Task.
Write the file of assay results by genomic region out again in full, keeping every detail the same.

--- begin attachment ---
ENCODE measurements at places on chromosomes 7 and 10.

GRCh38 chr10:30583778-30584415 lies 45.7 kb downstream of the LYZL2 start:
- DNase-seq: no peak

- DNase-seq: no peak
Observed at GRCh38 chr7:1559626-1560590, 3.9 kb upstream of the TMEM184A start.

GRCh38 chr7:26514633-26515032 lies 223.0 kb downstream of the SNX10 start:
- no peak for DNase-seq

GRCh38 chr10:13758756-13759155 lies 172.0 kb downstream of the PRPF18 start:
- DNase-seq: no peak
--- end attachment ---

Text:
ENCODE measurements at places on chromosomes 7 and 10.

GRCh38 chr10:30583778-30584415 lies 45.7 kb downstream of the LYZL2 start:
- DNase-seq: no peak

- DNase-seq: no peak
Observed at GRCh38 chr7:1559626-1560590, 3.9 kb upstream of the TMEM184A start.

GRCh38 chr7:26514633-26515032 lies 223.0 kb downstream of the SNX10 start:
- no peak for DNase-seq

GRCh38 chr10:13758756-13759155 lies 172.0 kb downstream of the PRPF18 start:
- DNase-seq: no peak